Module code: COM3031

Module Overview

This module introduces students to the techniques and tools to discover known vulnerabilities in systems and applications, and use appropriate techniques to carry out attacks. A practical project-based assessment allows students to demonstrate their ability to successfully exploit vulnerable systems to exfiltrate data and circumvent access controls. The module will introduce students to the legal and ethical considerations of ethical hacking, as well as the processes by which vulnerabilities are reported, classified, documented, and mitigated by security practitioners.

Module provider

Computer Science and Electronic Eng

Module Leader


Number of Credits: 15

ECTS Credits: 7.5

Framework: FHEQ Level 6

Module cap (Maximum number of students): N/A

Overall student workload

Independent Learning Hours: 82

Lecture Hours: 24

Laboratory Hours: 22

Guided Learning: 11

Captured Content: 11

Module Availability

Semester 2

Prerequisites / Co-requisites


Module content

Indicative content includes:

  • an introduction to the terminology used in ethical hacking and pentesting;

  • legal and ethical considerations, management and mitigation of vulnerabilities;

  • classification, disclosure, and documentation of known vulnerabilities, and the CVE programme;

  • common web security exploits, primarily server-side vulnerabilities, such as SQL injection, cross site forgeries and scripting, and the OWASP top 10;

  • exploits in software security, such as buffer overflows and format-string flaws;

  • malware, flawed cryptography, and human error leading to vulnerable systems; and,

  • case studies on real-world attacks, such as Heartbleed, Spectre/Meltdown: their classification, impact, disclosure, and mitigation.

Assessment pattern

Assessment type Unit of assessment Weighting
Coursework Individual Coursework 50
Examination Invigilated Exam (2hrs) 50

Alternative Assessment


Assessment Strategy

The assessment strategy is designed to provide students with the opportunity to demonstrate all the learning outcomes of this module.

Thus, the summative assessment for this module consists of:

  • an individual coursework consisting of a selection of vulnerable applications and systems, which require that students discover and exploit their flaws, gaining access to their unique flag, and documenting their findings, to assess LOs 1 and 2; and,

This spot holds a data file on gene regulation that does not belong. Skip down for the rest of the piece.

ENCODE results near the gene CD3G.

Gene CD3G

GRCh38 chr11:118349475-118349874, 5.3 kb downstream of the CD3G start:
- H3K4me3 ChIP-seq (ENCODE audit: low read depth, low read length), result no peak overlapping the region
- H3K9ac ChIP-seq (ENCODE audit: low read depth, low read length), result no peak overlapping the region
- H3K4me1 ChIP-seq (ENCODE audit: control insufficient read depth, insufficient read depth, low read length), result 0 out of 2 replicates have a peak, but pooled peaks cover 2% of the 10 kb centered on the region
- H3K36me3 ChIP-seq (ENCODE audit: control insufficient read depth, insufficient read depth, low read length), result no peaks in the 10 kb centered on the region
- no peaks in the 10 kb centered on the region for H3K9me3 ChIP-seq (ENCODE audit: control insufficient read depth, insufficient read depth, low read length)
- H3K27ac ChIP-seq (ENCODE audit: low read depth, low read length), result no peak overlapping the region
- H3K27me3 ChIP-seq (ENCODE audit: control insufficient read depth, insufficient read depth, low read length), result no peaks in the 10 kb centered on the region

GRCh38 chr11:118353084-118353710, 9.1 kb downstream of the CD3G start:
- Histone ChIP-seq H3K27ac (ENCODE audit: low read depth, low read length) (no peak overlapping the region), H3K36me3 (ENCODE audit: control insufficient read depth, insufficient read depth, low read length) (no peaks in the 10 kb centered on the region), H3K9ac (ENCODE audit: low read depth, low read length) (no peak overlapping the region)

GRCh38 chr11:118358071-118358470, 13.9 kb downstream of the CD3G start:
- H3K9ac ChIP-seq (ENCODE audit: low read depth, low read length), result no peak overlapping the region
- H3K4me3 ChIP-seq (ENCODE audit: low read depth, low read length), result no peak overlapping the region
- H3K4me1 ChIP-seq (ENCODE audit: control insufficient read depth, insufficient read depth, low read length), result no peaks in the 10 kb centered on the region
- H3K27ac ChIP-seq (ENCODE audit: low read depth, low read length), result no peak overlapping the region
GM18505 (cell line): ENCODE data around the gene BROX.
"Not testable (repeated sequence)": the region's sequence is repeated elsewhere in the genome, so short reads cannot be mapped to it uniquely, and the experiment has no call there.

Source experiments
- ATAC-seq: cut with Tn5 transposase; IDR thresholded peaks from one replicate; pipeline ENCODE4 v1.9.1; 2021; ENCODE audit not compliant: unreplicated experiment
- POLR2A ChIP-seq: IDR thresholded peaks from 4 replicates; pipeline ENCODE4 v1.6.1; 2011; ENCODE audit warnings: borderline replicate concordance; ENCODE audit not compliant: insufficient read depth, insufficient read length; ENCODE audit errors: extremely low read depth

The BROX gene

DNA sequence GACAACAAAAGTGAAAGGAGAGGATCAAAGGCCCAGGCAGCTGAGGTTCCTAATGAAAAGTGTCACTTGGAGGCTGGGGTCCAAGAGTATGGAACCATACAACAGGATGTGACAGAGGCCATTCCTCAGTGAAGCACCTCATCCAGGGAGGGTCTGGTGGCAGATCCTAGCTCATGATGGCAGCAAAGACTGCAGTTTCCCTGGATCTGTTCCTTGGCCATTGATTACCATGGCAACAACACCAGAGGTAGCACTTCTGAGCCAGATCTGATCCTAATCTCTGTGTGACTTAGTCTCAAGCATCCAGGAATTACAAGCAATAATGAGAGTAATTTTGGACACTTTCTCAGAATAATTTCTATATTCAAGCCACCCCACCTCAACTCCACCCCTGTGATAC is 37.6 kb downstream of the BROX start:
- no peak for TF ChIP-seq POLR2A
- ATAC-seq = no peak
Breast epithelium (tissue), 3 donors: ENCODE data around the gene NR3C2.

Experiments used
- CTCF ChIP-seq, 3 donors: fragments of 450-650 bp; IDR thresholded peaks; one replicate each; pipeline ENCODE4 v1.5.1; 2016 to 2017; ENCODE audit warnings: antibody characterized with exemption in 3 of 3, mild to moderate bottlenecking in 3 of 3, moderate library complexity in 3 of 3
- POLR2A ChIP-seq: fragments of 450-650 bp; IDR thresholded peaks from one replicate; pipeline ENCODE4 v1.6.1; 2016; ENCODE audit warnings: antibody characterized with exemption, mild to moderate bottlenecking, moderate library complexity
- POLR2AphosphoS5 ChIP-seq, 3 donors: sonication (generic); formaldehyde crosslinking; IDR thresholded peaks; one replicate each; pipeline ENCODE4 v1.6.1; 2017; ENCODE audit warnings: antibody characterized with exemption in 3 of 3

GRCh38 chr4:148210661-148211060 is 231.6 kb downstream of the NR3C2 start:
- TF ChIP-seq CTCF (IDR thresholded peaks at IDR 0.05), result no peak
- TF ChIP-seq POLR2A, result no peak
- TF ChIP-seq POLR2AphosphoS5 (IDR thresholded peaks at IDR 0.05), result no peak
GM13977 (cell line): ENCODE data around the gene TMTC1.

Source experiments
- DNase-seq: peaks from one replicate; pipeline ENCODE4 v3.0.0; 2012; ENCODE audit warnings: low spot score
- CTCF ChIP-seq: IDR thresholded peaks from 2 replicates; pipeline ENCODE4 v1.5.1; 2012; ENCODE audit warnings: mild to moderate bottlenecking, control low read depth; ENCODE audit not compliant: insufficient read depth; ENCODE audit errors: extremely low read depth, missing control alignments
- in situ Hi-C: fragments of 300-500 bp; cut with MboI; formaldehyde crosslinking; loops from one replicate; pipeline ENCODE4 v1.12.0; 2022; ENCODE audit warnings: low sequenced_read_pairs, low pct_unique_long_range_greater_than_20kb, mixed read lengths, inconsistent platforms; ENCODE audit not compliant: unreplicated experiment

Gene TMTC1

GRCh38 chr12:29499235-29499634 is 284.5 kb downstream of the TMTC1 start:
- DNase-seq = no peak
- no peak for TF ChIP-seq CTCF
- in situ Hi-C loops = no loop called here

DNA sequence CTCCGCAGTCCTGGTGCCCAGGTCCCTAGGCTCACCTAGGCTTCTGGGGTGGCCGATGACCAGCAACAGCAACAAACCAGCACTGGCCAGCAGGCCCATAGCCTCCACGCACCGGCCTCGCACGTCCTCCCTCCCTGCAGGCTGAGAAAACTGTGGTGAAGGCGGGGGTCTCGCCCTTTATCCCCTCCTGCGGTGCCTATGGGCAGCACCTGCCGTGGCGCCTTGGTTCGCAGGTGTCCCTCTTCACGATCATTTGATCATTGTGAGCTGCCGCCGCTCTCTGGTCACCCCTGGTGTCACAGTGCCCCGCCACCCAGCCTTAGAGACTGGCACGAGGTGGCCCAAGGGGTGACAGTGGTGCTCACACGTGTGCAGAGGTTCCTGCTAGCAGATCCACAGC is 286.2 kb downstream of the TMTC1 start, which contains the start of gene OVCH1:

• an invigilated 2-hour exam, assessing students' understanding of the broader context of ethical hacking and pentesting, its legal and ethical considerations, as well as the classification, impact, mitigation and disclosure of vulnerabilities, exemplified through case studies, in order to address LOs 3 and 4.

The formative assessment and feedback for this module consists of:

  • quizzes to assess the understanding of key concepts and provide immediate feedback;

  • PollEverywhere offering formative feedback opportunities during lectures;

  • general feedback provided to support student learning;

  • verbal feedback given in lab sessions as students attempt the lab exercises; and,

  • an online discussion forum for providing feedback to students, to support the module material and coursework project.

Module aims

  • Explore various techniques and tools for identifying vulnerabilities and carrying out attacks
  • Understand how vulnerabilities are documented, classified and exploited
  • Introduce key terminology and understand legal considerations in ethical hacking
  • Investigate and analyse systems and networks to discover known vulnerabilities and evaluate the security of these systems
  • Gain an appreciation for mitigating vulnerabilities and their impact on real-world systems through the use of case studies

Learning outcomes

Attributes Developed
001 Analyse and identify vulnerabilities in systems and applications using suitable tools and methods CKP
002 Demonstrate the ability to systematically carry out attacks against common vulnerabilities by applying appropriate techniques KPT
003 Understand the processes by which vulnerabilities are disclosed, categorised, and mitigated CKT
004 Identify the legal and ethical principles that underpin ethical hacking, penetration testing, and their implications CK

Attributes Developed

C - Cognitive/analytical

K - Subject knowledge

T - Transferable skills

P - Professional/Practical skills